Several Croatian experts commented also on the European plan for solving the crisis by lowering the taxes and increasing spending. This plan is based on the belief that the economy will recover if each member state takes some money from the budget and redirects it in to spending. The fiscal incentives (in a large number VAT reduction), will be launched and completed in the year 2009. Although each country will individually draw up a program that best suits her needs, countries will have to be coordinated in their measures.[23] In her comment on the EU plan on tax incentives, Katarina Ott, the director of the Institute of Public Finance stated that Croatia may even have to raise taxes, not reduce them. She pointed out that the measure of reducing taxes in a time of recession does not have to increase spending and employment. Furthermore, economies are in different circumstances, and there are countries like Croatia that cannot afford such a fiscal stimulation. She also thinks that this measure cannot be undertaken in a country with high fiscal deficit and foreign debt. At the same time, Daniel Nestić from The Institute of Economics, Zagreb, also points out that Croatia should not follow the EU in its measures and impose large fiscal benefits because this money would spill over in import and would not encourage the recovery of domestic industry.[24]
In short, the crisis within the Union, as mentioned in the media, can be seen as two-sided. On the one hand it can be said that the crisis hit the Union a few years too early, before the joint system of financial operations and its control was organized. In such a situation the actions of individual governments of the member countries could create a chaotic situation within the Union (for example, the Irish and Greek rescue of national banks is highly criticized). On the other hand, the crisis can be helpful, since the Union will find the need for the establishment of a common strategy and safety measures for similar crises in the future.[25]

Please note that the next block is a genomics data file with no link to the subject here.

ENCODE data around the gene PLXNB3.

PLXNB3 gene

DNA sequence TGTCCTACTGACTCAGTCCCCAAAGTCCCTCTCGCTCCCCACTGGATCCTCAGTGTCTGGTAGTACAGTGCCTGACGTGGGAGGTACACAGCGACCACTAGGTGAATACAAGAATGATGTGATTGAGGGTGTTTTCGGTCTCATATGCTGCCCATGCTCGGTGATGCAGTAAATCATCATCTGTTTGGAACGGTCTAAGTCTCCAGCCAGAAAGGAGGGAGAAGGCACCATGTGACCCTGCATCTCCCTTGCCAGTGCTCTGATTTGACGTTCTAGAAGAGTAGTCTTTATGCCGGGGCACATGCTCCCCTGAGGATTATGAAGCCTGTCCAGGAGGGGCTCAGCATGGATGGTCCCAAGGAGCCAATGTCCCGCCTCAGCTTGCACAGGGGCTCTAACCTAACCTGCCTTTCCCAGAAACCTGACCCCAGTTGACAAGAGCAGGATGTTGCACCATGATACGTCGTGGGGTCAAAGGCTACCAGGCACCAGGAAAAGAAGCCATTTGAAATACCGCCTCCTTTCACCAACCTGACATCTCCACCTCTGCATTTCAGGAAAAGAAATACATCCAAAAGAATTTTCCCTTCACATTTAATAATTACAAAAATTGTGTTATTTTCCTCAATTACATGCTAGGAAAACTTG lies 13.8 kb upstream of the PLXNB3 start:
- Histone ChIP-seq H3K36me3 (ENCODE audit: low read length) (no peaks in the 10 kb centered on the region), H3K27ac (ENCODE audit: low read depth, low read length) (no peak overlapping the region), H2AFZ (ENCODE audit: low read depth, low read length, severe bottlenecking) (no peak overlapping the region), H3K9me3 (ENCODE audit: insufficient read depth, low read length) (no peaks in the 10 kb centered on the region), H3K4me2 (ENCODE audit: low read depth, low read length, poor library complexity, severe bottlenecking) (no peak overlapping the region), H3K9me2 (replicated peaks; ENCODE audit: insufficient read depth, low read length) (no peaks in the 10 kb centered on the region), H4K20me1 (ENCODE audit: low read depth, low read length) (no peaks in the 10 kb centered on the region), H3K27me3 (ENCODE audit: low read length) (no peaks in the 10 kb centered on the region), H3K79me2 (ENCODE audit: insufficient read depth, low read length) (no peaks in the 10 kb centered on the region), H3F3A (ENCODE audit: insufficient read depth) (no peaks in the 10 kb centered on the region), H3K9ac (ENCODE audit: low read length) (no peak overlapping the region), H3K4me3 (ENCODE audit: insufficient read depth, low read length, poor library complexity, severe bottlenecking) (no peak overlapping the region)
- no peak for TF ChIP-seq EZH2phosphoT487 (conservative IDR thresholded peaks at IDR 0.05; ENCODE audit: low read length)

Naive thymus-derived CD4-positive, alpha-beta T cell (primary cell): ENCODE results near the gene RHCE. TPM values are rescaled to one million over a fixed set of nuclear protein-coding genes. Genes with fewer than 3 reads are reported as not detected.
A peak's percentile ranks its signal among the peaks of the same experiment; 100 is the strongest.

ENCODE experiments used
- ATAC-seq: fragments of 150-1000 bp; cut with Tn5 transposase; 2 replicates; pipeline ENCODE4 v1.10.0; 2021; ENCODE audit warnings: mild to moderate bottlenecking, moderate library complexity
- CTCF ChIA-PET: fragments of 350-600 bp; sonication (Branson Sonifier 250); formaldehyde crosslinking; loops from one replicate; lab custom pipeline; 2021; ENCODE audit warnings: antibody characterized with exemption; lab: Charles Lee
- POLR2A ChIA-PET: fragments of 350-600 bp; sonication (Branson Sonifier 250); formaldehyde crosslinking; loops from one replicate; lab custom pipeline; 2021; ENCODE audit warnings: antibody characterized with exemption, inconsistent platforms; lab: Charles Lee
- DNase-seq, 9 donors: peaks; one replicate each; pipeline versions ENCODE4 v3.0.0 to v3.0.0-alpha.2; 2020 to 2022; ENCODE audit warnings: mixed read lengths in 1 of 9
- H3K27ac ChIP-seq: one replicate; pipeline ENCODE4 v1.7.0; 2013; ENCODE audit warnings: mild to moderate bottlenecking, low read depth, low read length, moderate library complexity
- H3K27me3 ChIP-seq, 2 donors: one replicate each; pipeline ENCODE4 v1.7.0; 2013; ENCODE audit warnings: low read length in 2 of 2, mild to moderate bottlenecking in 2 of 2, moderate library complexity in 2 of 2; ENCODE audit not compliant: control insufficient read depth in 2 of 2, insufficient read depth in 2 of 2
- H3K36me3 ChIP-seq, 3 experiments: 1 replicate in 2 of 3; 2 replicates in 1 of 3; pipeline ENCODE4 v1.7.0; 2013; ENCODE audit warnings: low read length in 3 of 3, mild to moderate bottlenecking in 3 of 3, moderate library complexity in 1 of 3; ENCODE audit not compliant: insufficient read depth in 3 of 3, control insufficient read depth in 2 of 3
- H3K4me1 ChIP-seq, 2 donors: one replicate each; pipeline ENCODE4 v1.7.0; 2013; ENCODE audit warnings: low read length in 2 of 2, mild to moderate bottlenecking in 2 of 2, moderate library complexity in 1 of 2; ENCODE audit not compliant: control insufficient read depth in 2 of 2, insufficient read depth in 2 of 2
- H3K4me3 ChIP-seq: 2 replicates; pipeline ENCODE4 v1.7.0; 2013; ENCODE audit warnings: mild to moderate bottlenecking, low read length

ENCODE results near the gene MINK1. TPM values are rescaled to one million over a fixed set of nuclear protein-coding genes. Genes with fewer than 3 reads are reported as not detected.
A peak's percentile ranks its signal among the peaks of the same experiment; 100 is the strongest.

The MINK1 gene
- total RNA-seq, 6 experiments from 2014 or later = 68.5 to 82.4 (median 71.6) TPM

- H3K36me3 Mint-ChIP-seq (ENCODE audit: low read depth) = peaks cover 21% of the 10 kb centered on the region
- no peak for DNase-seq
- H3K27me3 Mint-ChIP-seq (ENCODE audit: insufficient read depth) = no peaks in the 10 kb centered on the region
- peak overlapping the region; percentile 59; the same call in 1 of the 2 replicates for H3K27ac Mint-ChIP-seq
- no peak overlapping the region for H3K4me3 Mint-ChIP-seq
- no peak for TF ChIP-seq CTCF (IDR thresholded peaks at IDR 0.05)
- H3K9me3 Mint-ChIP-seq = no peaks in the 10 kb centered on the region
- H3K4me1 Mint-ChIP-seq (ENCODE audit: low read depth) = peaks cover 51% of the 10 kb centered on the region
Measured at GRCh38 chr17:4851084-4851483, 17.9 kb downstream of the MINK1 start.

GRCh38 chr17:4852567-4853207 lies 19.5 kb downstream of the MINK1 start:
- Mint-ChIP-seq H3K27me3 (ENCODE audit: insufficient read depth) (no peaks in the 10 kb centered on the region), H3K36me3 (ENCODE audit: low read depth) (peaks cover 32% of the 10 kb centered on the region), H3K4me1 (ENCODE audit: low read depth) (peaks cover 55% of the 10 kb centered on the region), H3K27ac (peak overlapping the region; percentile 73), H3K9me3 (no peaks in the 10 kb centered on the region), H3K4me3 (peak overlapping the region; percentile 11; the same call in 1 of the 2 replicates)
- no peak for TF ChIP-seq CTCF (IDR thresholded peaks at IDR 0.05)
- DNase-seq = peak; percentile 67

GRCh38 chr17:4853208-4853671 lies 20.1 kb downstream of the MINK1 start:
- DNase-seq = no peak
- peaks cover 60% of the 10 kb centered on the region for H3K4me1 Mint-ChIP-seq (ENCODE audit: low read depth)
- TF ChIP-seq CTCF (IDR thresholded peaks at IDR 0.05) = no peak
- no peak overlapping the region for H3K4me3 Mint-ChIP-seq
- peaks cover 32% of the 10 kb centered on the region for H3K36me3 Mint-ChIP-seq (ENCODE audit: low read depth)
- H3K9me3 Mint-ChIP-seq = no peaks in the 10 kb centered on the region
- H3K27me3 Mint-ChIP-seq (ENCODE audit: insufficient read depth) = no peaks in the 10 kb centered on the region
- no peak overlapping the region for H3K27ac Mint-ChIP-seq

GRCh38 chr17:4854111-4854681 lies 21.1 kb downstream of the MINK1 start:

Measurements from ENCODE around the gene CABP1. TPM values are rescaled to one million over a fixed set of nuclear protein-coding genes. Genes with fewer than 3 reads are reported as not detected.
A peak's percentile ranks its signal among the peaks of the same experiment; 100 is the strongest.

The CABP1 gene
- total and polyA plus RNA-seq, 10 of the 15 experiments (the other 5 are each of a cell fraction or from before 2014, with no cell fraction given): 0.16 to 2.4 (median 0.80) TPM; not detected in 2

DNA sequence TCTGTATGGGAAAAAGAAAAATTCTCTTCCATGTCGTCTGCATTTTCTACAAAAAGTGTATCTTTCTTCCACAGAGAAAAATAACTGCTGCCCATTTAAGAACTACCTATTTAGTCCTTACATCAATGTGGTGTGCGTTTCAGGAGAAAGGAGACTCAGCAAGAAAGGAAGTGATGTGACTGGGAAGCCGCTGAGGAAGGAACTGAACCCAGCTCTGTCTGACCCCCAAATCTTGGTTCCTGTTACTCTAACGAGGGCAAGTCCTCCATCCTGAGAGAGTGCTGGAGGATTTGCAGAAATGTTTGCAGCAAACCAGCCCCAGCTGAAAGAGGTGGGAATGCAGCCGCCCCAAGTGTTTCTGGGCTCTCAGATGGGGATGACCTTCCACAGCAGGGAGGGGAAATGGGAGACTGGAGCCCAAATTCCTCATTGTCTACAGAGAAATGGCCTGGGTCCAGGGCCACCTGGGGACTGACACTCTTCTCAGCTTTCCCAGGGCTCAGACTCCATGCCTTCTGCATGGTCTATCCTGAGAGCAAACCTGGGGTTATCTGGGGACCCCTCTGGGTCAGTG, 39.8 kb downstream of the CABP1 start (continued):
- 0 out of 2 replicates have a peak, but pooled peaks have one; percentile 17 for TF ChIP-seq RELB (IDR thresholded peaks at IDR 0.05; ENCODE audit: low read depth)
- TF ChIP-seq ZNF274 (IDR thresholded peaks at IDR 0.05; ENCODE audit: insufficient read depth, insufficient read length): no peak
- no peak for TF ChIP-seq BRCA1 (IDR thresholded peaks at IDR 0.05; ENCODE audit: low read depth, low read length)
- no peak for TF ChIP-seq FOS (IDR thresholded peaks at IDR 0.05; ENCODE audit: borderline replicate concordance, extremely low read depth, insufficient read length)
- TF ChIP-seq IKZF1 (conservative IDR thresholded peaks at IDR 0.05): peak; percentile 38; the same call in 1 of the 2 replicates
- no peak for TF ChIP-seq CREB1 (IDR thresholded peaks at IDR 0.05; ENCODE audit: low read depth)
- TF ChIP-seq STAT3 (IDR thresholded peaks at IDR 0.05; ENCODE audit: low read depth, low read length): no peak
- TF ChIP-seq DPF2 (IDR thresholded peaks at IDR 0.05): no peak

During the conference entitled “The impact of world financial crisis on Croatia” which was held on 8 December 2008 in Zagreb, one of the leading lobbyists in Brussels, Daniel Gueguen, said that the problem the EU will have to face is much bigger than the recession. In his speech he stated that, in the EU, there is no fiscal, economic and social coordination and that he is very disappointed by the poor management of the Union. He also added that the Union’s rescue plan is the worst document that he has seen so far.[26]
In its recent analysis, the Croatian Association of Banks concluded that Croatia should carefully monitor developments in the EU, since in the context of the crisis the old rules are being redefined and the new ones established. Some of the changes could even redefine the relationship between large and small countries within the Union. As an important historical event that determines the direction of reforms, they point out the provision of five billion Euros in loans to Hungary by the European Central Bank, in the light of the fact that Hungary is not included in the Eurozone.[27]

[1] “Croatian Govt in 2008, from Elctions to Blockade”, available at: http://www.javno.com/pr.php?id=218629(last access: 28 January 2009).

[2] Kresimir Sever: Statement at the meeting of the Socio-Economic Council, 2 December 2008.

[3] “Economic Council presents the first anti-recession measures”, available at: http://www.totalportal.hr/article.php?article_id=254797 (last access: 30 January 2009).